I put the record on the green felt turntable and set the needle on the longest cut and cue it up and at the right moment let it go and head outside the studio to the back fire escape to get some air. It’s two in the morning and I am afraid of falling asleep at the wheel here and getting a call from someone in management who is hearing the click, click, click of an expired 33 rpm lp being broadcast to a three-state area through our 50,000-watt transmitter. “That’s not what our advertisers are paying us for.” I’ve heard it before.
It’s Sunday morning by the calendar but by feel and emotion it’s still Saturday night, the only night we stayed on the air past midnight. If any of the other kids who worked here were around, we’d find some of those old 45s that the station got as promotionals – songs and bands that no one had ever heard of – and we’d take them out onto the fire escape and fling them like Frisbees out over the dark parking lot and across the main street of town and watch them fade and then reappear under the streetlights.
But tonight I am alone and I lean on the rail and feel the cool of coming morning on this summer night. In a moment I see the guy walking down the sidewalk on the other side of main street. I know about him, but he was one of those townies that nobody ever saw in daylight. He is walking fast, obviously happy, but not drunk. And there he stops, as always, in front of the storewindow of McClung and Morgan, our town’s locally-owned department store. He does not look around. Nobody has been on this street since the movie let out at ten o’clock and he knows that. He faces one of the female mannequins in the window – always the same brunette – a perfect body all dolled up in the fashion of the day – and begins to sing to her. If the other guys were here, we’d be bent over with laughter, but I don’t know whether to laugh or cry.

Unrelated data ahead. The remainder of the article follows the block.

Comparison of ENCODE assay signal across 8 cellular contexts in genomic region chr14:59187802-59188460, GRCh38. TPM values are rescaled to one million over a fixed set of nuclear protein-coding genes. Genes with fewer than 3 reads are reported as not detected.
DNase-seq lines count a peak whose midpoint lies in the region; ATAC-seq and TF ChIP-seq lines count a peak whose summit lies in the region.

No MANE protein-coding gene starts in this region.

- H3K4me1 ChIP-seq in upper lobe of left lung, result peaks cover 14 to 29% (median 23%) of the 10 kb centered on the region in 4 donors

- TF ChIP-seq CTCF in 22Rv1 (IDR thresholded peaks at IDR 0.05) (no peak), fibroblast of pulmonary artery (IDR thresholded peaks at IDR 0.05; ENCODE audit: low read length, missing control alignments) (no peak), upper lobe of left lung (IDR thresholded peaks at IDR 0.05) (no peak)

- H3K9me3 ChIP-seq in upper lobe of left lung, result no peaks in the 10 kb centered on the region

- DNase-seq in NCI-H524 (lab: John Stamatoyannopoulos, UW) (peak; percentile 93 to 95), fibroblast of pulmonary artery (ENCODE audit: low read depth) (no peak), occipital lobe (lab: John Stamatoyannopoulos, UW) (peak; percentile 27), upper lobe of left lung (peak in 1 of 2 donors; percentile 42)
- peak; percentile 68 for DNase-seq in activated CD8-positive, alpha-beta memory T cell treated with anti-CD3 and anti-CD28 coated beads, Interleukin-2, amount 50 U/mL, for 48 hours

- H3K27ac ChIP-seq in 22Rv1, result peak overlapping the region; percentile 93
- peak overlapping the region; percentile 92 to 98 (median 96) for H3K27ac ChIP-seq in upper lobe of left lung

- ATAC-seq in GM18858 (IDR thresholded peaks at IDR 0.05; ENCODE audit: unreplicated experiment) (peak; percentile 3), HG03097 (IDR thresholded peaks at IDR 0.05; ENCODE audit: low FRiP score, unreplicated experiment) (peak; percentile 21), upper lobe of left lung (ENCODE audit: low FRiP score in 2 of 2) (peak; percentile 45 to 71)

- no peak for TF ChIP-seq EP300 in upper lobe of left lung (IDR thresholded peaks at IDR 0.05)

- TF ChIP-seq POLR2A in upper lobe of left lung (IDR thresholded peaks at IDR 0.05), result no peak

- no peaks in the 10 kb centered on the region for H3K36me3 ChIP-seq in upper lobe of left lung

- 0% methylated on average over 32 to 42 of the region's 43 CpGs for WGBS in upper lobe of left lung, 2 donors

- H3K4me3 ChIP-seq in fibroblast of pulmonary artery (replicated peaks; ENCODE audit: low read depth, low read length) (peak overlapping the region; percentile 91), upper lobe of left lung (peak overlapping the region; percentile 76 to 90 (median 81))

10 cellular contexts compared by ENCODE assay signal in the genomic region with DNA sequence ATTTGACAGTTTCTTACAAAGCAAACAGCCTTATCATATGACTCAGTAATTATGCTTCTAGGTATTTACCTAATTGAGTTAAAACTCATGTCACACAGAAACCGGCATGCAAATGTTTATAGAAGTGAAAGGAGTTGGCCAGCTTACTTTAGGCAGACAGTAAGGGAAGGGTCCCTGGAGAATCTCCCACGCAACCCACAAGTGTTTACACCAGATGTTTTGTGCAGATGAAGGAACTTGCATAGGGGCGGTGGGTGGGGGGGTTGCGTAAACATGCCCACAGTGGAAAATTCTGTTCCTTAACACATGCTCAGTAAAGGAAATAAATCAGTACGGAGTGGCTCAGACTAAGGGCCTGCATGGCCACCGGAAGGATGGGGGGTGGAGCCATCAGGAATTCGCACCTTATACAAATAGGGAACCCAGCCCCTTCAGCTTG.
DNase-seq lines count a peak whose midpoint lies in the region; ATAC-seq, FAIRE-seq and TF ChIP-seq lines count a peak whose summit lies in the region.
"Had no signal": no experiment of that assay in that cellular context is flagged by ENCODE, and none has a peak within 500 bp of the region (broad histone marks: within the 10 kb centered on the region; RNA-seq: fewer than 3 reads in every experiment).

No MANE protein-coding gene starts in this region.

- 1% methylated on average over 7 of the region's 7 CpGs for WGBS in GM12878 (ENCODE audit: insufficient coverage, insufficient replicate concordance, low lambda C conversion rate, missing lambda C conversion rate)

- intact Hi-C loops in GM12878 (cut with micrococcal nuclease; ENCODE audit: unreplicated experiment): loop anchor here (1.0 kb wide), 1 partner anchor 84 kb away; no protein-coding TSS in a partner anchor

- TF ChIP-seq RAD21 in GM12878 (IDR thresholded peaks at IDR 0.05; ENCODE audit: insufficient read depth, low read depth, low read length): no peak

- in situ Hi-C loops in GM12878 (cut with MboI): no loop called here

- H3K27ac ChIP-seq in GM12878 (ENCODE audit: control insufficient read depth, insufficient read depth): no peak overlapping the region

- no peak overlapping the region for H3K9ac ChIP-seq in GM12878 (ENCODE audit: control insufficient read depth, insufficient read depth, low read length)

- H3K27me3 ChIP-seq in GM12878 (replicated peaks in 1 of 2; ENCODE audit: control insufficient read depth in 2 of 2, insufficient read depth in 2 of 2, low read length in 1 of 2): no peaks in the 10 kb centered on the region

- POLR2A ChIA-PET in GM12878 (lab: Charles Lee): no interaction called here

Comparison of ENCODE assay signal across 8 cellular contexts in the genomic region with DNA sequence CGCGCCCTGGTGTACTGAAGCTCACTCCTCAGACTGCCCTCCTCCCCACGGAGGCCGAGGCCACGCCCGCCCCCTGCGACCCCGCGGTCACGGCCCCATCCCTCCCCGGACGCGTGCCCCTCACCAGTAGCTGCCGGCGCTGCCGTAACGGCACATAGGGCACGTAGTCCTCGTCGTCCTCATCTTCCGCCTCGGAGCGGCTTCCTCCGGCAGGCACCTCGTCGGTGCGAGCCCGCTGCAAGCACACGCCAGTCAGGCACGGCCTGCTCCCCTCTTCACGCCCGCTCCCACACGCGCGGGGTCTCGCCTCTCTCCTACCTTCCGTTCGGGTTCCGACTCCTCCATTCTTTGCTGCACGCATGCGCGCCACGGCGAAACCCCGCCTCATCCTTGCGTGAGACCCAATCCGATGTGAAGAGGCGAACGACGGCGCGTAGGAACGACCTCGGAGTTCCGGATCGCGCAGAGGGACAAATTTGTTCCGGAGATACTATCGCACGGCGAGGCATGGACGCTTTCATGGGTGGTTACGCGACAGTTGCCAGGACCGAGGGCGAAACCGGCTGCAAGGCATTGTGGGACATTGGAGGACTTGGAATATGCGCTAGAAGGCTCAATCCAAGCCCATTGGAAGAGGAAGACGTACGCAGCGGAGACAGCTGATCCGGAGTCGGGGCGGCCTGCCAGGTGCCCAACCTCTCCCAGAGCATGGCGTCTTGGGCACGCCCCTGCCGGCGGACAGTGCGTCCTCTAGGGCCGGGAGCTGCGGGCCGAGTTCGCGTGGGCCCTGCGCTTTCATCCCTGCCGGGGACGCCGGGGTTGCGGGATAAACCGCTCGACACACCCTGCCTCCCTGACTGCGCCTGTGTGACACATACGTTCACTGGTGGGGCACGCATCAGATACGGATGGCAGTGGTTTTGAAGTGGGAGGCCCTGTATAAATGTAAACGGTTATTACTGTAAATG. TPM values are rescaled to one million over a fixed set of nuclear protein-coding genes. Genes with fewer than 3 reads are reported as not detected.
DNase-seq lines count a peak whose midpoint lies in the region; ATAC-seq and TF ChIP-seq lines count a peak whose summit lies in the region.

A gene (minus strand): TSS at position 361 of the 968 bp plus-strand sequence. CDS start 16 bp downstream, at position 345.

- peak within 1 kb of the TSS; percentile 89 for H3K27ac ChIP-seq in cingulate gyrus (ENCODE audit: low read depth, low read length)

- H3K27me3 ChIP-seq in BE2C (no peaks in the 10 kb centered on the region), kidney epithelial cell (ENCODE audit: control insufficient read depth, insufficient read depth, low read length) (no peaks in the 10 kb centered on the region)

He sings from the bottom of his lungs and looks up at her and spreads his arms wide, like the crooners on TV:
Mona Lisa. Mona Lisa, Men have named you . . .
I know the song, it’s Nat Cole and it’s about some gal who is hiding a broken heart. He keeps singing. Not a great voice, but not bad, either.
Are you warm, are you real, Mona Lisa
Or just a cold and lonely, lovely work of art?
I back carefully from the rail and open the door to the studio carefully so as not to intrude on this sad serenade.